I didn't read Don DeLillo's The Body Artist, I listened to Laurie Anderson's audiobook version, an apt choice of narrator as the book's main character is a performance artist. The premise seemed interesting and the audiobook version fufilled my three requirements: it was unabridged; it was short; and it was on the shelf at the used bookstore. Based on Myers' account, I don't think it's considered to be one of DeLillo's better novels. I found the first part of the novel excruciating --- it detailed the interactions between the body artist and her depressed husband, a formerly successful screenwriter. Their lives and conversations were a complete blank to me, each interchange between the two seemed to begin or end with a bewildered "what?" I don't doubt that people can and do live that way, but their lack of engagement left me feeling exhausted and glad to get out of their blank world. The story picked up after the husband's suicide, when the focus shifted more towards the body artist and her mysterious performances. Not terrible, and I'd consider reading White Noise at some time in the future, for instance, if I had to choose between it and Swampworld West.

My step-mother-in-law gave me Snow Falling on Cedars by David Guterson as a Christmas present a few years back. It explores the dynamics of a small Northwest fishing community as World War II approaches and the Japanese-American citizens are rounded up and sent to internment camps. Myers lambasts it for being repetitive and boring, noting that one reviewer at Amazon referred to it as Sleep Falling on Readers, but I thought it was a good read. (I'm a fast reader, and when the information rate drops I just read faster.) Myers also claims that Snow Falling on Cedars is squeezing out the more worthy 'classic' Farewell to Manzanar, the coming-of-age autobiography by Jeanne Wakatsuki Houston. The two books are not really comparable -- Farewell to Manzanar is short and admirably straightforward (I'm always a bit suspicious of writers whose personal experiences are overly metaphorical), with the narrow focus of a first person nonfiction narrative. It's length, style and theme suggest a young adult audience, though I wouldn't hesitate to recommend it to adult readers as well. A novel typically develops broader and inter-related themes, and a novel has to work harder to create meaning because it can't stand on the foundation of having actually happened -- truth is stranger than fiction, because fiction has to make sense. For me, Snow Falling on Cedars succeeds because it depicts credible characters navigating an unsavory and unjust stretch of history, the sympathetic characters endure despite flaws, the unsympathetic ones are meanspirited but not monstruous, each plays out their own role in a collective tragedy. That reviewers may have missed some of Guterson's stylistic lapses, or treated his later works with undue respect is irrelevant to my assessment of this novel.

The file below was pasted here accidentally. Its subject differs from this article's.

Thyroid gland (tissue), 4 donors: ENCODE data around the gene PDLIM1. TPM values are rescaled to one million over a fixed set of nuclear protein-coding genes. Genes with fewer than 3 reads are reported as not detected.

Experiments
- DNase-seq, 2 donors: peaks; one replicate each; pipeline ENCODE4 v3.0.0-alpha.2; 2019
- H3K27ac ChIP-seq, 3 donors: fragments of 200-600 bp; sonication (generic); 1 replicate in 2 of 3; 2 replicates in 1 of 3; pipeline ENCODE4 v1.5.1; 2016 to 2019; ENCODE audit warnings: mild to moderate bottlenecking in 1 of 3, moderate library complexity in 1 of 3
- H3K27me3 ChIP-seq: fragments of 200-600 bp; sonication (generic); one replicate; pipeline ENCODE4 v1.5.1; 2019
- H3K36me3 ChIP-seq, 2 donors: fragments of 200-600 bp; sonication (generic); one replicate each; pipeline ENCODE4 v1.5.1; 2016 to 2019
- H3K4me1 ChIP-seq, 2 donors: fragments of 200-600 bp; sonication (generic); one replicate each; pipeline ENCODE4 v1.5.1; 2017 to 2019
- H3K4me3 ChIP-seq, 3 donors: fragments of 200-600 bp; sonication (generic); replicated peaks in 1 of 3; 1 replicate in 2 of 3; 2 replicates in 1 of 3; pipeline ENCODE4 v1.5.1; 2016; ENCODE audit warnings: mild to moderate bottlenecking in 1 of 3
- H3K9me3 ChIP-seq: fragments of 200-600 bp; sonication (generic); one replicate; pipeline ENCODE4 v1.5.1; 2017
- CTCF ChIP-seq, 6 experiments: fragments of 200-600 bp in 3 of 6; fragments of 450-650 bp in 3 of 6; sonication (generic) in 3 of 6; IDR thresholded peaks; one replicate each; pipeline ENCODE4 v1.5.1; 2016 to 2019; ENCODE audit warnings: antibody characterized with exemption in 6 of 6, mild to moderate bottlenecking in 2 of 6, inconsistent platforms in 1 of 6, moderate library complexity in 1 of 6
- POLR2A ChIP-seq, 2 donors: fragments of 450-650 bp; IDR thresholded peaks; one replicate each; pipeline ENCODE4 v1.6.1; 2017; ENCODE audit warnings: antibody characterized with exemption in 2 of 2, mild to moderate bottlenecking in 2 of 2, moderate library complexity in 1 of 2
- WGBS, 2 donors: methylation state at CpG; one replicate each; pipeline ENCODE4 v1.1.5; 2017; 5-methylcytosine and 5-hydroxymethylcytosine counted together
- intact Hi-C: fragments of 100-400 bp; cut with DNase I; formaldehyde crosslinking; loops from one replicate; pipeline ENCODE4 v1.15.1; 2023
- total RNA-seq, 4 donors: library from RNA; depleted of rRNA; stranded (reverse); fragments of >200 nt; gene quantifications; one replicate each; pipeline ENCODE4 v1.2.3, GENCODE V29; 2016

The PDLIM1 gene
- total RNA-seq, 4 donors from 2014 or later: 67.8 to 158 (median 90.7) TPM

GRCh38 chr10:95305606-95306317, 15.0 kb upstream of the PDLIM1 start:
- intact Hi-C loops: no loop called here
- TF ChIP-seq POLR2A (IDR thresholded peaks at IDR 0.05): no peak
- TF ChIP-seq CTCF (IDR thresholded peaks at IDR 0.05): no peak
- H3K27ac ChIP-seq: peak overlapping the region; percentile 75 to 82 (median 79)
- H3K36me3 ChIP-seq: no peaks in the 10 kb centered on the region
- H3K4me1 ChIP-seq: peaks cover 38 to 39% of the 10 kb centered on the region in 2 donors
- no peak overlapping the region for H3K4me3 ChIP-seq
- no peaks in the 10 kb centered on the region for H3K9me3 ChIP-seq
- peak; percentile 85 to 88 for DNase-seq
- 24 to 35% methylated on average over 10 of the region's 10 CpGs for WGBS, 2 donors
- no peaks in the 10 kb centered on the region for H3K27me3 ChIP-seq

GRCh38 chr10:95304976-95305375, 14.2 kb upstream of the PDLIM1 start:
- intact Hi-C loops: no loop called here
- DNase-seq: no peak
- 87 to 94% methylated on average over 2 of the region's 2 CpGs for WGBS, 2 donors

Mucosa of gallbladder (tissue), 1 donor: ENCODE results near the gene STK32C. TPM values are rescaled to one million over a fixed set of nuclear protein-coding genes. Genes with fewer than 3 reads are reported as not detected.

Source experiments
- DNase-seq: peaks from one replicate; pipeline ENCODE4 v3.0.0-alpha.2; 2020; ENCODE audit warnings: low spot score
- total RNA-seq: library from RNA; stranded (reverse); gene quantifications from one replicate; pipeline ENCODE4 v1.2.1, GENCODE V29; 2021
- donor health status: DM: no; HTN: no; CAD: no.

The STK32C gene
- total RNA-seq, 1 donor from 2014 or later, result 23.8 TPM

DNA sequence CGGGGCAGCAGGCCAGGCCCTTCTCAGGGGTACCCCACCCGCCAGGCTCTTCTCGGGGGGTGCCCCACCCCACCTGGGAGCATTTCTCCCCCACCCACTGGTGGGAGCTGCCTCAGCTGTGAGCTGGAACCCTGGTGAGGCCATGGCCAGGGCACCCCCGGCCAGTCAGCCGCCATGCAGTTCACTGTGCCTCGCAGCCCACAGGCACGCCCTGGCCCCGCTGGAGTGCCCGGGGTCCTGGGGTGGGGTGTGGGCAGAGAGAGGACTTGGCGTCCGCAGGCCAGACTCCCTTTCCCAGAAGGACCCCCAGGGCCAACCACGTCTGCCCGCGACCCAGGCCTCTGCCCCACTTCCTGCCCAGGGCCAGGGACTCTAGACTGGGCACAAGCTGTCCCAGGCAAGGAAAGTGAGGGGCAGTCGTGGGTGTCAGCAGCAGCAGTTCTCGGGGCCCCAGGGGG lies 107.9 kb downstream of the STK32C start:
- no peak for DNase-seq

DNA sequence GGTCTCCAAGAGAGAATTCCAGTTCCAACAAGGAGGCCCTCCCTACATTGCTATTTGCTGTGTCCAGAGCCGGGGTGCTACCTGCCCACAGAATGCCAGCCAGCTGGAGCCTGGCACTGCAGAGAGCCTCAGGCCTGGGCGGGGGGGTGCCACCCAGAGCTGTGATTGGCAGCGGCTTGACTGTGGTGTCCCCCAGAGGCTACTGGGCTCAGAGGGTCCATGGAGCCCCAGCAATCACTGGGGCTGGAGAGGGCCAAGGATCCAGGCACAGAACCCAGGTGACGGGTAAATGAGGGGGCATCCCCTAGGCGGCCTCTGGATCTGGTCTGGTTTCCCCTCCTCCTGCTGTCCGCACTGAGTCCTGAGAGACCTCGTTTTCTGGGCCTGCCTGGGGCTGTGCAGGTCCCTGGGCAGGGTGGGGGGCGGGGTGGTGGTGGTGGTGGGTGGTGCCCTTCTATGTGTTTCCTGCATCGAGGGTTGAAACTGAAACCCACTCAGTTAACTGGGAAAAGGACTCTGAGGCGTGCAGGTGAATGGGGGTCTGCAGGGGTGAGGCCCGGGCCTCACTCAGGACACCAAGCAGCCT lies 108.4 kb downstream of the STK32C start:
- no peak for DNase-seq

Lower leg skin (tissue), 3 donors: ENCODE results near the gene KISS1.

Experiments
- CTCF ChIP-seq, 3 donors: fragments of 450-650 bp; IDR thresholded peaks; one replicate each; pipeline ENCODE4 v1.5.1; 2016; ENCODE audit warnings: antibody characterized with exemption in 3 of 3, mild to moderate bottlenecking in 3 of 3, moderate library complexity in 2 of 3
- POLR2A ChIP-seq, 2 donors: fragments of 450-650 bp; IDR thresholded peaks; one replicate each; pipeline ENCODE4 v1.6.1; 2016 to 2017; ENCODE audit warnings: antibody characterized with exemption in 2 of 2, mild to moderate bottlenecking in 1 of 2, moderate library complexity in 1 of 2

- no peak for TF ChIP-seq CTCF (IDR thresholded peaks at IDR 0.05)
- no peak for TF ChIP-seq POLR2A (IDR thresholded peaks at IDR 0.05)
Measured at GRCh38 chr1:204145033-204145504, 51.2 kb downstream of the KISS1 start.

email switch-a-roo

cold, gray, overcast --- sounds like wisconsin, but this time it's cape cod, the first stage of the bi-annual "tour de relatives" with several long days and steep climbs to go before bill & I head back to madison. then we only have about a week before we leave for santa cruz for the summer.

in the meantime, my NASA email account with the suffix will lapse for a month or longer, so this is a friendly reminder to use my permanent email address based on my long standing affiliation with the institute for mundane studies. if you have lost it or didn't know it in the first place, you can reach me via the 'instant friends' form at the top of the page.


happy (belated) birthday to me

on friday I went on a 40 mile bike ride in honor of my birthday. instead of a loop I chose a route heading south out of madison, planning to rendezvous with bill at the end and head to bed & breakfast somewhere in southern wisconsin. the first 15 miles were on bike paths heading west out of madison: the southwest commuter path and the capitol city trail linking up with the military ridge trail through verona. on the other side of verona I left the trail to head south to new glarus and the start of the sugar river trail.

and there my troubles began: the wind was blowing hard out of the south/southeast and the road heading south went up and over many rolling hills. the 17 miles between verona and new glarus were the slowest I have ridden on my bike since I got a 'bike computer' (odometer/speedometer). I tried to coast on one downhill section --- without pedaling I clocked in at 9.5 miles per hour --- that is not 'downhill', that is a cruel joke. it was even a struggle when the wind gusted more or less perpendicular to the road. on several windy uphill stretches I was moving at less than 3 mph.